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Oklahoma

Date

19th April 2018

Society

Spennymoor Stage and Song

Venue

Spennymoor Town Hall

Type of Production

Musical

Director

Eric Hickson

Musical Director

Martyn Jones

Choreographer

Ann-Marie Clayton

Report

Author: Peter Oliver

Roger and Hammerstein’s “Oklahoma” plays an important part in the history of musical theatre, the musical was created from an adaptation of Lynn Riggs stage play “Green Green the Lilacs” which was first staged in January 1931 , ten years later in 1941 the struggling Theatre Guild planned a new musical adaptation of the play with script and lyrics by Oscar Hammerstein and musical score by Richard Rogers, their first collaboration which concluded in the opening of the ground breaking “Oklahoma” on 31 March 1943 at the St James Theatre Broadway. Roger and Hammerstein’s remake changed the nature of the Broadway genre breaking all the rules and invented a new formula, bringing together for the first time music, drama and movement to create what we know today as musical Theatre. Set in the 1900 rural Indian Territory the story focuses around the conflict between ranches and farmers and plays itself out in a romantic triangle comprising of farm girl, Laurey Williams and her courtship with two rival suitors cowboy Curly McClain and the sinister and frightening farmhand Jud Fry. This was an excellent choice for Spennymoor Stage and Song not only did it celebrate the musical’s 75th Anniversary but through their Producer Eric Hickson and Assistant Producer Karen Butler they brought this timeless musical to life with its wonderful songs and dramatic story line. Musical was in the capable hands of Martyn Jones as musical Director and his band comprising of Dave Young, Jackie Adamson, Alan Beaumont and Ray Hill they brought a lively tempo and freshness to this beautiful score. Ann-Marie Clayton did a sterling job as choreographer, supported by Stacey Thompson as dance Captain they created some fine routines throughout and I loved the ballet scene that closed Act 1. The set as always looked like a west End production with backcloths painted by Eric Hickson which gave an illusion of a three D effect and with the help of props and lighting it created that special visual creativeness that Spennymoor Stage and Song are renowned for. Wardrobe had dressed the show well with costumes been colourful and added a richness which is very fitting  to this production and finally I must mention the front of house staff especially Dee Hickson for making me and my wife feel extremely welcomed.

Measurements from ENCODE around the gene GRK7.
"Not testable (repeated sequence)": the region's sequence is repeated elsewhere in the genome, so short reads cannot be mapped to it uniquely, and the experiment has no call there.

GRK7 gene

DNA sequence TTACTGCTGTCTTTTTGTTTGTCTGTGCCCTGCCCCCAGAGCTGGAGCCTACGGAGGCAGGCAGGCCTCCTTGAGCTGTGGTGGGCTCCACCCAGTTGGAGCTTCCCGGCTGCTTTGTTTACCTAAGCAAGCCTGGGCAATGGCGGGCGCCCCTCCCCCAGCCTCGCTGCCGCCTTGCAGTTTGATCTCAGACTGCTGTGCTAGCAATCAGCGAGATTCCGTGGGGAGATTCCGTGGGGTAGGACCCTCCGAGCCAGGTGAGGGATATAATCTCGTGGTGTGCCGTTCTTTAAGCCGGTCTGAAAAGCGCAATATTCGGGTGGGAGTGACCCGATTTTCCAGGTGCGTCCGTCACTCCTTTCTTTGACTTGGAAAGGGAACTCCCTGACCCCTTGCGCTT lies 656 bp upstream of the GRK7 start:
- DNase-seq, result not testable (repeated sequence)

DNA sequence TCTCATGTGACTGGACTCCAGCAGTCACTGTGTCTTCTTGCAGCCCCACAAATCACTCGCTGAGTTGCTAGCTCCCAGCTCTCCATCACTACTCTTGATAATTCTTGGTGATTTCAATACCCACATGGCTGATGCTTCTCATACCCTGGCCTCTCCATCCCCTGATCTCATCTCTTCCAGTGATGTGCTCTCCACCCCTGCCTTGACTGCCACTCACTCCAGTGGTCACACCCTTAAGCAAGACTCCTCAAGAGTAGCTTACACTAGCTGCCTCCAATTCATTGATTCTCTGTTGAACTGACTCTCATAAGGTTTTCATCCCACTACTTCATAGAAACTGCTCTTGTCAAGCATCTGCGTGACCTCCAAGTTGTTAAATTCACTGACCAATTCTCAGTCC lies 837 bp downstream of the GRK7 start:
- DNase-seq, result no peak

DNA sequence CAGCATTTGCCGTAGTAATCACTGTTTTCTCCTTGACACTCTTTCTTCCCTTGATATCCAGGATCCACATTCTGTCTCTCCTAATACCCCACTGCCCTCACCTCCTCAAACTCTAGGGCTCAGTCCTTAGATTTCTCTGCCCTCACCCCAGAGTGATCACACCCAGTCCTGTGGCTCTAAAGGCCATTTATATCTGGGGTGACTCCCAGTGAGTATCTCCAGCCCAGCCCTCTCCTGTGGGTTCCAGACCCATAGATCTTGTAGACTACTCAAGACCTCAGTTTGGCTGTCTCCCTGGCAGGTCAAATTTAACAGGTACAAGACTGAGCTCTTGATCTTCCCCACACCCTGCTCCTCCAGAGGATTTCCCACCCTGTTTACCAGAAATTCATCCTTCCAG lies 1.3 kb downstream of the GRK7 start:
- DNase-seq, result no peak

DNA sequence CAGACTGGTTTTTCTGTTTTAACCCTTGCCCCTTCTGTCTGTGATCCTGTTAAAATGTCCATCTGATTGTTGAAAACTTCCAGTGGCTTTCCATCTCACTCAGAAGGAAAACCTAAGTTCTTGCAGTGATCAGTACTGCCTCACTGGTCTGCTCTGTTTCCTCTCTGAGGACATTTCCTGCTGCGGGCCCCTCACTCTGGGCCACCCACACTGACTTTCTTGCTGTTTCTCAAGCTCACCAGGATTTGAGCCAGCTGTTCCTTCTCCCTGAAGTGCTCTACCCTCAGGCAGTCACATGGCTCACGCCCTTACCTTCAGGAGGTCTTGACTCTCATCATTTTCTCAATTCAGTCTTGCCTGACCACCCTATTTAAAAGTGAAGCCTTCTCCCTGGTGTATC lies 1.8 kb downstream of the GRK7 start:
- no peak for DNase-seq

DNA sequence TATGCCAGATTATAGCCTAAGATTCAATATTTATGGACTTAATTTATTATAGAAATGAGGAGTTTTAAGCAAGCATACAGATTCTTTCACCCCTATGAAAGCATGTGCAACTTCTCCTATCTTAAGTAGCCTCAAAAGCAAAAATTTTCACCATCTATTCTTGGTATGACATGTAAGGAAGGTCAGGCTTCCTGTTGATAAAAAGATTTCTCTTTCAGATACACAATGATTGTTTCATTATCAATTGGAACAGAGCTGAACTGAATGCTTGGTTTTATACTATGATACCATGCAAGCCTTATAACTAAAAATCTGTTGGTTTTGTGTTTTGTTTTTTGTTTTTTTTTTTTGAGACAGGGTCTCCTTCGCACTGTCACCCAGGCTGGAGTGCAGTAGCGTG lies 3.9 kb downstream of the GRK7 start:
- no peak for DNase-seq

The show opened with the classic number “O What a Beautiful Morning” the energy and determination of the cast set the scene for a wonderful performance, Ann-Marie Clayton excelled as Aunt Eller, she was able to put in the right amount of humour, warmth and authority in her acting to make this iconic character her own and she certainly held the audience’s attention each time she appeared on stage. Liam Etherington delivered a strong performance as Curly, from the opening notes of “O What A Beautiful Morning” Liam seemed to have the measure of the character, his confident style won the hearts of the audience, good stage presence and I enjoyed his musical solo “The Surrey with the Fringe on Top” there was a good partnership with Laurey played by Claire Warren, who delivered a first class performance, good acting and vocals, I  especially enjoyed “ Many a new Day” and the Dream Sequence, sang with the ladies chorus  I also enjoyed  her duet  with Curly “People will Say Were in Love”. Richard Butler delivered a powerful performance as the sinister and unbalanced farm hand Jud Fry this character is one of the most difficult to portray and to capture all of the emotions and turmoil in the characters personality must have taken some directing but Richard certainly nailed this character, I loved the scene in the smoke house and his solo number “Lonely Room” and the duet with Curly “Pore Jud is Dead” which was superbly delivered. George Morgan-Watson played the gullible and innocent Will Parker again good stage presence and characterisation and he played well against the “Girl Who Can’t Say No” Susan Raper as Ado Annie Carnes again good characterisation and stage presence. It was good to see Ian Patterson back treading the boards as Ali Hakim the leeching brash and confident Persian pedlar man, great comedy performance I enjoyed his musical number with the chorus “”It’s a Sandal, It’s an Outrage”. Ali eventually gets his comeuppance at the end of a barrel resulting in his shotgun wedding with the laughing hyena Gertie Cummings played by Bethany Hitchen who delivered a notable performance. Eric Hickson opened the second act with the full ensemble with one of my favourite songs from the show “The Farmer and the Cowman”, beautifully delivered, Eric delivered his character Andrew Carnes the straight talking father of Ado Annie Carnes and the towns judge with remarkable panache. There were also good cameo performances from Dean Ranyard as Cord Elam the ranch owner and Chris Deighton as Ike Skidmore a named cowboy.

Well done to the men and ladies chorus including Christopher Jones, Roger Peebles, Paul Simpson Eve Angstmann, Alex Catterson, Angela Eason, Jayne Etherington, Lucy Greathead, Christine Jones, Susan Marley, Abbie Newman, Rebekah Newman, Jessica Riley, Susan Rogers, Margaret Thompson and Stacey Thompson for supporting the principals and delivering a good solid production. Well done to everyone at Spennymoor Stage and Song this was without any doubt a great performance that Roger and Hammerstein would have been proud to be associated with.